hentzau wrote:The main advice that I can give you (from my experience) is don't put a lip on the edge of the plywood.
Blackhawk wrote:Yeah, I'm not making a sand table, and I'm not using modular terrain, so a lip wouldn't be of much use. All I really need is a nice, smooth flat surface that won't tip over when someone bumps it or leans over to write on it. It doesn't even need to be pretty.
Meal, I don't plan on making that elaborate of a design (and as a former casino security guy, I'm pretty familiar with poker tables.) At most, the top will be plain wood with a layer of paint, and the 'legs' will be two end tables pulled out to the center of the floor for me to set the boards on.
I'm mostly looking for feedback on the basic materials and design. For instance: would a 1/4", four foot square masonite sheet with a 1x2 wood frame (something like this, but square) be sturdy and solid enough to stay flat and not get knocked around when someone bumps it.
Tommy20 wrote:Just saw this tonight:
LawBeefaroni wrote:Or maybe two 24"x80" doors with the hinges.
Blackhawk wrote:I'm mostly looking for feedback on the basic materials and design. For instance: would a 1/4", four foot square masonite sheet with a 1x2 wood frame (something like this, but square) be sturdy and solid enough to stay flat and not get knocked around when someone bumps it.
Boudreaux wrote:For a few dollars more, get a couple of sheets of heavy green or brown felt. Stretch them over the top surface, wrap around underneath and either hot glue or staple it to the frame. When I made a Halloween costume for my son, I think I bought a 3'x6' sheet of brown felt for something like $3.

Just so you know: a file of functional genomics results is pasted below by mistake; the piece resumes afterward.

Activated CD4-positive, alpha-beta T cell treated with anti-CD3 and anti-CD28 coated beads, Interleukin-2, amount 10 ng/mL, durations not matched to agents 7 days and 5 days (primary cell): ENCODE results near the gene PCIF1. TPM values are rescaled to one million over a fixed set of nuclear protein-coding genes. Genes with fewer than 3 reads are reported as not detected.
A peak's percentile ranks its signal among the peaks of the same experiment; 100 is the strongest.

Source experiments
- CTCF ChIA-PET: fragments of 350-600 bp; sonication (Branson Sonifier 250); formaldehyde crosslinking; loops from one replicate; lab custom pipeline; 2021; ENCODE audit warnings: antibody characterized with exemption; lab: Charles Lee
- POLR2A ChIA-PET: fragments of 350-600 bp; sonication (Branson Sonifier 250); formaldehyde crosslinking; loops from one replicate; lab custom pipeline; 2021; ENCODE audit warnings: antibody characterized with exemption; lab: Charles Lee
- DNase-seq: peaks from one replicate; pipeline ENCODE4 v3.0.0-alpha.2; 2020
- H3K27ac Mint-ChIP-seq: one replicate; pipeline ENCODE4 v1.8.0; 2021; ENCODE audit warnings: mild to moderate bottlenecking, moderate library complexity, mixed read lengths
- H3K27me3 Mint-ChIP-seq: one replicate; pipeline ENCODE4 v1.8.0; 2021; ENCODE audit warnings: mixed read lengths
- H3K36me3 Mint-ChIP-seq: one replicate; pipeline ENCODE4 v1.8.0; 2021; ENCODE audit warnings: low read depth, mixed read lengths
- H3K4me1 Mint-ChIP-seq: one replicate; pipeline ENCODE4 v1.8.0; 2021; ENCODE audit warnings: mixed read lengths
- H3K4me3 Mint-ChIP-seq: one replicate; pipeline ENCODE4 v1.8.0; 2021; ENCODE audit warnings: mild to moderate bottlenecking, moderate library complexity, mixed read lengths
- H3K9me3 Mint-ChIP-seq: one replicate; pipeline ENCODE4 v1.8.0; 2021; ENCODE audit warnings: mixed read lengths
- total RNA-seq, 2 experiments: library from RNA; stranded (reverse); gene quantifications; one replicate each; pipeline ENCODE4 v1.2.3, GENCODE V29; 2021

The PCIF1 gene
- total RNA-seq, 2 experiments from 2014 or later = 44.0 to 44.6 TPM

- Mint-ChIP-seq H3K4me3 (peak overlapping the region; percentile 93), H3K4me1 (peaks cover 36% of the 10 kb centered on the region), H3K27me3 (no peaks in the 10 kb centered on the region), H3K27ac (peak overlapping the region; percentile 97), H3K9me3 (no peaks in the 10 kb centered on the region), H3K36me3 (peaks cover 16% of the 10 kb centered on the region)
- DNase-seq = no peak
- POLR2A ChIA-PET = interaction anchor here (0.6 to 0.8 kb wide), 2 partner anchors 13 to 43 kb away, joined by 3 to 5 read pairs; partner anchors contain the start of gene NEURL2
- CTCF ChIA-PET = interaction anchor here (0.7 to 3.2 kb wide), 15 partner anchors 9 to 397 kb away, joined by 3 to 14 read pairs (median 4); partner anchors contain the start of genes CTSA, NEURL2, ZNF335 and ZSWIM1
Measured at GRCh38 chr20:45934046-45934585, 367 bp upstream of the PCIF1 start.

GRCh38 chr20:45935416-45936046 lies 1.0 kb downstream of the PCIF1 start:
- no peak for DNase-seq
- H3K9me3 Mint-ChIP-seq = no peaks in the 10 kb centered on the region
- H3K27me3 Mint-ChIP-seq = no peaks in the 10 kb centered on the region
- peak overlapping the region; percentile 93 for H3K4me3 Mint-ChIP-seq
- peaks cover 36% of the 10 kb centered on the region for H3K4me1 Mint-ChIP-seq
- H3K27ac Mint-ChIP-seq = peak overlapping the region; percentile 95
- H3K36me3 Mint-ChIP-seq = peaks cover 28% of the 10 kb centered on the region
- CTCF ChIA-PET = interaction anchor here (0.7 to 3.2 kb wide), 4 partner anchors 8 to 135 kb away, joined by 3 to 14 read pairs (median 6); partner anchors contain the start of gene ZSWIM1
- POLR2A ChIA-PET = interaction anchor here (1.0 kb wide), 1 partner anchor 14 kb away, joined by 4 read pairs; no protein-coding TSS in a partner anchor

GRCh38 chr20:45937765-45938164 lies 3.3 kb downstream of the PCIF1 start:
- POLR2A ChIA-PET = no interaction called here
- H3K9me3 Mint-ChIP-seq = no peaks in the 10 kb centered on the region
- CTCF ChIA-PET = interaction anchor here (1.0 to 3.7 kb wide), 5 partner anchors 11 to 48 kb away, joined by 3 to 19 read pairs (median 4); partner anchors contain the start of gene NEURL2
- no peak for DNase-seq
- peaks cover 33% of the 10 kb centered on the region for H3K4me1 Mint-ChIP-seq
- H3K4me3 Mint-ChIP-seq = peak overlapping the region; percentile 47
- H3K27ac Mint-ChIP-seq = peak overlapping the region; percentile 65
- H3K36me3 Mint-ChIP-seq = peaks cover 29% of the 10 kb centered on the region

If you build two, you could also attach a couple of draw latches to either side of the two frames, and then lay them on top of the tables and latch them together for added stablility.
Bad Demographic wrote:For what it's worth, if you want to be able to draw/write on the surface, Rustoleum makes a paint that acts like a dry-erase surface. I've never talked to anybody who has used it so I don't know how good it really is or how long it lasts.
Anonymous Bosch wrote:LawBeefaroni wrote:Or maybe two 24"x80" doors with the hinges.
That's exactly what my friend used. Works great, though I recall him saying that it took a bit of experimentation before he found the correct type of hinges, i.e. something that would allow the door slabs to fold out completely snug, without leaving any gap in the middle. I believe he found some piano hinges that did the trick.
For finishing them, I'd check with the manufacturer. If they're like the slab doors I've seen, they're not exactly standard wood (lauan?).
If info isn't available, and if it were me, I'd start with a coat of sanding sealer. Then sand it and see how it is. If it needs more protection, paint it with some kind of enamel paint.
I have no idea who made the doors. There was a sticker on them, but that went away days ago. As to the rest - A) does this sanding process require anything more than grabbing a handful of sandpaper and rubbing back and forth, or does it involve special equipment? and B) is the result sufficiently protected that should someone, say, spill a drink or set a wet glass on the thing for an hour that it wouldn't be harmed? Honestly, other than occasionally pounding a nail, I haven't done even the most rudimentary work with wood.
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